Syria: Key Industries Destroyed by the War

In December, Britain and Germany joined the fight against IS in Syria after the deadly attacks in Paris. Internally, the regime took back Homs, the “capital of the revolution” and Syria’s third largest city, after striking a truce with the rebels and allowing them to leave the city peacefully with their families. On the humanitarian front, the UN Security Council renewed authorization for the passage of aid into Syria until January 10th, 2017. The official statement reads the following” the 15-nation body decided that the United Nations humanitarian agencies and their implementing partners were authorized to use routes across conflict lines in Syria and the border crossings of Bab al-Salam, Bab al-Hawa, Al Yarubiyah and Al-Ramtha, in addition to those already in use, with notification to the Syrian authorities.”

In the capital Damascus, the consumption department revealed that its marketing strategies were fruitful in 2015. Officials revealed that the intervention of the Damascus consumption department generated 6 billion SYP in sales in 2015. With many merchants taking advantage of the war status of the country to inflate prices of basic necessities, the consumption departments aimed at pumping the market with basic goods and foods such as oils, groceries and grains, at prices 15 to 25% lower than market prices. The department also set up moving carts for the sale of these basic goods for the sake of higher accessibility.  


 Syria: Key Industries Destroyed by the War 

 Syria: Key Industries Destroyed by the War 

The cement sector on the other hand suffered from power and gas cuts, shortage of labor, difficulty of finding spare parts for the machines and trouble commuting workers from and to the factories. Therefore the Adra Cement Company produced only 450,000 tons of cement as opposed to a planned 768,000 tons, equivalent to a 59% execution rate. Only 41% of the planned cement deliveries were actually delivered as they reached around 348,000 tons compared to a planned 845,000 tons. According to official sources, the sales of the Adra Cement Company totaled 6 billion SYP in 2015.

The cotton industry, believed to be the second biggest generator of foreign currencies for the Syrian treasury has regressed sharply due to the crisis. In 2005, cotton plantations extended over 240,000 hectares of land and production amounted to 1 million tons. By 2015, production was slashed by half and the actual cotton plantation land was a mere 45,000 hectares, where Raqqa and Hasaka were the top producing regions.

Activity at the Port of Tartous dropped in 2015. In 2014, 5.44 million tons were processed through the port while only 3.5 million tons went through it in 2015. The tonnage of exports dropped from 954 million tons in 2014 to 567 million tons in 2015, most of which are phosphate, containers and food products. Meanwhile imports reached 2.96 million in 2015 tons down from 4.49 million tons in 2014 and they were mainly made up of iron, wood, corn, coal and sugar. The number of containers also fell from 39,428 containers in 2014 to 29,859 containers in 2015. 

Incoming and Outgoing ships at the Port saw their number drop from 991 ships in 2014 to 653 ships in 2015.  Despite the sluggish trade activity, the extra charge of $100 per container allowed the sales of the company managing the port of Tartous to increase from 4.43 billion SYP in 2014 to 5.25 billion SYP in 2015.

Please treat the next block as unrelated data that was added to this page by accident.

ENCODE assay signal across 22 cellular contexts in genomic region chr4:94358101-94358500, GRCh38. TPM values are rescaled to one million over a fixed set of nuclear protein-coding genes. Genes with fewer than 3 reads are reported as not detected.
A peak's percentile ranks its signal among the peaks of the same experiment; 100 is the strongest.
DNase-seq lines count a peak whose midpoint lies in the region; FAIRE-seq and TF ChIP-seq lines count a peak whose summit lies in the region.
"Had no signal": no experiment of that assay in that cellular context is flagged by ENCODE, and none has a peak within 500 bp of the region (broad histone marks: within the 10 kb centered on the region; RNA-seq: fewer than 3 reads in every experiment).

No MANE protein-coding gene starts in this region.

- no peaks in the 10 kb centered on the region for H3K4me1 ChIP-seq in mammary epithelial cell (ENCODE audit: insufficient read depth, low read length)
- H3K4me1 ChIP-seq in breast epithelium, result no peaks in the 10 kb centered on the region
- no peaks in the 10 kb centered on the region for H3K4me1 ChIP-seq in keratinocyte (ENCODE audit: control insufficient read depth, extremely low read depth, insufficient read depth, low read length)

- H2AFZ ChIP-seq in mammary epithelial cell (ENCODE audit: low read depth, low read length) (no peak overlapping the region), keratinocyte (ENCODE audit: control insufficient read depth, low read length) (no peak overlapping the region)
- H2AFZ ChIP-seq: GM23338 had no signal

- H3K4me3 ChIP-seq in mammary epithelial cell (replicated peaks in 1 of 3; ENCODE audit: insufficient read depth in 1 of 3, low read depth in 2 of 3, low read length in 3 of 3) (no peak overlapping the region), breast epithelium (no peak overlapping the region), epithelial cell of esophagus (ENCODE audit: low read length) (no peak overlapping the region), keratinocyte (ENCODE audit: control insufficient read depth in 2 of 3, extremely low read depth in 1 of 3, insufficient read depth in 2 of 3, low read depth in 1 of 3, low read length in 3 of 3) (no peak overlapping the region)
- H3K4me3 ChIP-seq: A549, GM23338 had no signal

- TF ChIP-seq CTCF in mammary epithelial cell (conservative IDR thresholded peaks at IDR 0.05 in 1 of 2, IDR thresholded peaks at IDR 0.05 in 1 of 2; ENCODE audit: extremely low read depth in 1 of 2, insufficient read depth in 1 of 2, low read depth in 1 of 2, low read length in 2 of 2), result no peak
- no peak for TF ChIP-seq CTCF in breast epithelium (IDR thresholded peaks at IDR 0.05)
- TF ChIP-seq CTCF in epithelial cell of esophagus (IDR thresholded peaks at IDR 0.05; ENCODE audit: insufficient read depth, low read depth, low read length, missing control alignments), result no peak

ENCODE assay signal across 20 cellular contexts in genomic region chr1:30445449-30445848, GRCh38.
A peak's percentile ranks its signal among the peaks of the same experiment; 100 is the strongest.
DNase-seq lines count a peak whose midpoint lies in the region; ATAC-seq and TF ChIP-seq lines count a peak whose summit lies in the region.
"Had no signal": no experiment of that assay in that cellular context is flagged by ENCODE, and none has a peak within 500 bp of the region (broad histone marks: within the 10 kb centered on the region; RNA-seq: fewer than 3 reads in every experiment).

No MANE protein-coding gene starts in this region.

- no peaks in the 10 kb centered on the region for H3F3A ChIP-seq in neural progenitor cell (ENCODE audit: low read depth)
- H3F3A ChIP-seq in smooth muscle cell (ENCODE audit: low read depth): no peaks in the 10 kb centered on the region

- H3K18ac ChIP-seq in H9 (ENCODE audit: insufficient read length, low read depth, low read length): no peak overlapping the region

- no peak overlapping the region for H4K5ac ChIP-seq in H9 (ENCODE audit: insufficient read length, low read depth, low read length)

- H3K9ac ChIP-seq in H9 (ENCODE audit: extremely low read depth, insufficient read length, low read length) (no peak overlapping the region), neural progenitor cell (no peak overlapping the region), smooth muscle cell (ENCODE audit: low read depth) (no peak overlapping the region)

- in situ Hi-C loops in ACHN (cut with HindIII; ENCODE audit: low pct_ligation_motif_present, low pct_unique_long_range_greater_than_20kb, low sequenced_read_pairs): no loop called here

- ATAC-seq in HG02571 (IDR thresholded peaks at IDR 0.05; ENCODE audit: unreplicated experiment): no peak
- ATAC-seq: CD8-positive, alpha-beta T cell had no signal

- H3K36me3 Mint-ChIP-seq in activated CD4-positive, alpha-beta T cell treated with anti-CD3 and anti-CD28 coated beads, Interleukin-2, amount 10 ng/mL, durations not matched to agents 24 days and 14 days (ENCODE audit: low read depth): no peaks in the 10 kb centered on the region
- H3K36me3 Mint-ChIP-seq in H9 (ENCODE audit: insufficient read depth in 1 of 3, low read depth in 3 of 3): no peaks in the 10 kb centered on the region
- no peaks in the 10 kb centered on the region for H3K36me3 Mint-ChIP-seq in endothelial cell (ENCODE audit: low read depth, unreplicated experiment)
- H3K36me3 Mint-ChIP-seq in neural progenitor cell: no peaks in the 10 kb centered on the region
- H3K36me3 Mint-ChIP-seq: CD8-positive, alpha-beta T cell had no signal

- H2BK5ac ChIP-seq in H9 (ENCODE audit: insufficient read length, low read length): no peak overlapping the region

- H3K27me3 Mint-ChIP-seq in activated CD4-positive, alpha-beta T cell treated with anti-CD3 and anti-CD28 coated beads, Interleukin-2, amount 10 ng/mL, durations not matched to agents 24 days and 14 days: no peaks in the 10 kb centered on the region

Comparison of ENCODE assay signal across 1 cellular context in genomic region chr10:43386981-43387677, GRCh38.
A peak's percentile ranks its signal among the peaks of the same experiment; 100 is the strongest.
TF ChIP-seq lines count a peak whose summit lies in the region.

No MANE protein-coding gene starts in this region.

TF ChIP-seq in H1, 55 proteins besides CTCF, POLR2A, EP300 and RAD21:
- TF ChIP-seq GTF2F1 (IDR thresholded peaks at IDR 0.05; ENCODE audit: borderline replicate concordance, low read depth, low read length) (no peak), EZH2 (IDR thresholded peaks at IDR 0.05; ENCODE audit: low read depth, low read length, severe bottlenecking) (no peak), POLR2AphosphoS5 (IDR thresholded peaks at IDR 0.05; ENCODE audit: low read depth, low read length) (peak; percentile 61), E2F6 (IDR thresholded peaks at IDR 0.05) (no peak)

In 2015, the Syrian government’s efforts to boost the eroded fiscal revenues have paid off. Tax collection from large establishments increased by a yearly 3.37 billion SYP from 9.95 billion SYP in 2014 to 13.32 billion SYP in 2015. The Ministry of Finance believes this increase to be a testimony of the good adaptability measures put in place by large establishments in the face of the raging war. Policies such as prioritizing costs allowed for the government to cash in on more taxes in 2015 despite the closure and relocation of many large establishments.

Due to the exceptional operational environment, the real estate bank announced that the sum it failed to collect in 2015 amounted to 1.3 billion SYP while the guarantees taken by the bank amounted to 69.5 million SYP. Due to the war, contact details of the borrowers changed, making it difficult to reach them. Therefore, the Real Estate Bank of Syria has now agreed on granting loans only in safe areas and noted that the project for which the loan is taken must be ready for investment or already kicked-started. The bank is also accepting applications for operational loans[1] related to the financing of working capital for as high as 3 million SYP with a duration of one year and a possibility of a 6 months extension. This measure is aimed at boosting productive sectors such as agriculture and industry. As for the country’s currency, it depreciated further in 2015 going from 179.2 SYP to the dollar at the end of 2014 to 219.65 SYP to the dollar at the end of 2015.

On the Damascus Securities Exchange, the volume and value of traded shares amounted to 1.4 million shares worth 160 million SYP compared to 2 million shares worth 268 million SYP traded in the third quarter. The Damascus Securities Exchange Index ended the fourth quarter at 1,227.86 points, up by 2.38% from the previous quarter. For the year 2015, 8.4 million shares, worth more than 1.1 billion SYP were traded compared to 25 million traded shares worth 3.3 billion SYP last year. The market index fell by a yearly 3.4% to 1,227.86 points. The top performing stock of the year was the Alahliah For Vegetable Oil Company with a yearly upturn of 30.68% while the worst performing stock was the National Insurance Company with a yearly drop of 17.45%, which was due to the modification of the reference price after the company distributed dividends.

[1] Short term loan meant to cover short term expenses

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